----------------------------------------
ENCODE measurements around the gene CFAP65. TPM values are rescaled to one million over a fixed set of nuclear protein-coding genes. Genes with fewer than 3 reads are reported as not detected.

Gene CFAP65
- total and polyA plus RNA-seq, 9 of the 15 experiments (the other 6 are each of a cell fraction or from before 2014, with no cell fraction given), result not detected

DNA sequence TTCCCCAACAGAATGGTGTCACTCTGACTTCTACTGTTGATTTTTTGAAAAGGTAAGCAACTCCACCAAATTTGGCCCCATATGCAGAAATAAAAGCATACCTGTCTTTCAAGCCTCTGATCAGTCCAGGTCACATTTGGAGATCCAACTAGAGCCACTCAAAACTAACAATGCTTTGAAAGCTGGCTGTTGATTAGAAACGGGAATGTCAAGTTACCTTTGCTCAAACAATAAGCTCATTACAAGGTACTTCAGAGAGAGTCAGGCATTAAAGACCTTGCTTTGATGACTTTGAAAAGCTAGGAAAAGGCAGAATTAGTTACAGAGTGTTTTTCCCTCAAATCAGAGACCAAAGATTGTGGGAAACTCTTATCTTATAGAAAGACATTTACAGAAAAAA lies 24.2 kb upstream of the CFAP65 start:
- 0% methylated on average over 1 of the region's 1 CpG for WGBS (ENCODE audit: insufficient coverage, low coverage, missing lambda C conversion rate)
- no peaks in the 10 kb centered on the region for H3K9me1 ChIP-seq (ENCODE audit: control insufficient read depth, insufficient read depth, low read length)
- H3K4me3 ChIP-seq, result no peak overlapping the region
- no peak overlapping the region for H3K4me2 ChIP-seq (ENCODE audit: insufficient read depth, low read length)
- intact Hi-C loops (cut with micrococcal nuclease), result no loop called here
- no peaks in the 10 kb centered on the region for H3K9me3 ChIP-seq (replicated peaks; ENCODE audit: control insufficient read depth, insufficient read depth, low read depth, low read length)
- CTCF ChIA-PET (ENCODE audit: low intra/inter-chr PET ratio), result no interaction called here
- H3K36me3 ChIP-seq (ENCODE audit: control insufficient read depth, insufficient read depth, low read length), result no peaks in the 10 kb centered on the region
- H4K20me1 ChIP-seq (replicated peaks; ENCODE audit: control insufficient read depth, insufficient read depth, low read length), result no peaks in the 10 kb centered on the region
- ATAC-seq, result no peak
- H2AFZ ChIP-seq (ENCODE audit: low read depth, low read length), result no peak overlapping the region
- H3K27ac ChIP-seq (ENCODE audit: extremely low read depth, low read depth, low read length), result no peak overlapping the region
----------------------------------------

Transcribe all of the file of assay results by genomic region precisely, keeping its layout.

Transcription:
ENCODE measurements around the gene CFAP65. TPM values are rescaled to one million over a fixed set of nuclear protein-coding genes. Genes with fewer than 3 reads are reported as not detected.

Gene CFAP65
- total and polyA plus RNA-seq, 9 of the 15 experiments (the other 6 are each of a cell fraction or from before 2014, with no cell fraction given), result not detected

DNA sequence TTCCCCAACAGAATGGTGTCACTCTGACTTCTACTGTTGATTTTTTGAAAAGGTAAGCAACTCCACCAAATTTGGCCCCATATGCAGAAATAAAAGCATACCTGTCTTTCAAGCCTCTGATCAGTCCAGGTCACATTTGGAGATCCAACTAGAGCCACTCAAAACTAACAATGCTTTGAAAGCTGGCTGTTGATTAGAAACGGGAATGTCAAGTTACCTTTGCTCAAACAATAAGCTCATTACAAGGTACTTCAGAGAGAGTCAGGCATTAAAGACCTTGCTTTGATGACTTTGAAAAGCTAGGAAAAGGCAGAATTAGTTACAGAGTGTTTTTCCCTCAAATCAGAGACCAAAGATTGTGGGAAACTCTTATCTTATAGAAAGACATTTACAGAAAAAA lies 24.2 kb upstream of the CFAP65 start:
- 0% methylated on average over 1 of the region's 1 CpG for WGBS (ENCODE audit: insufficient coverage, low coverage, missing lambda C conversion rate)
- no peaks in the 10 kb centered on the region for H3K9me1 ChIP-seq (ENCODE audit: control insufficient read depth, insufficient read depth, low read length)
- H3K4me3 ChIP-seq, result no peak overlapping the region
- no peak overlapping the region for H3K4me2 ChIP-seq (ENCODE audit: insufficient read depth, low read length)
- intact Hi-C loops (cut with micrococcal nuclease), result no loop called here
- no peaks in the 10 kb centered on the region for H3K9me3 ChIP-seq (replicated peaks; ENCODE audit: control insufficient read depth, insufficient read depth, low read depth, low read length)
- CTCF ChIA-PET (ENCODE audit: low intra/inter-chr PET ratio), result no interaction called here
- H3K36me3 ChIP-seq (ENCODE audit: control insufficient read depth, insufficient read depth, low read length), result no peaks in the 10 kb centered on the region
- H4K20me1 ChIP-seq (replicated peaks; ENCODE audit: control insufficient read depth, insufficient read depth, low read length), result no peaks in the 10 kb centered on the region
- ATAC-seq, result no peak
- H2AFZ ChIP-seq (ENCODE audit: low read depth, low read length), result no peak overlapping the region
- H3K27ac ChIP-seq (ENCODE audit: extremely low read depth, low read depth, low read length), result no peak overlapping the region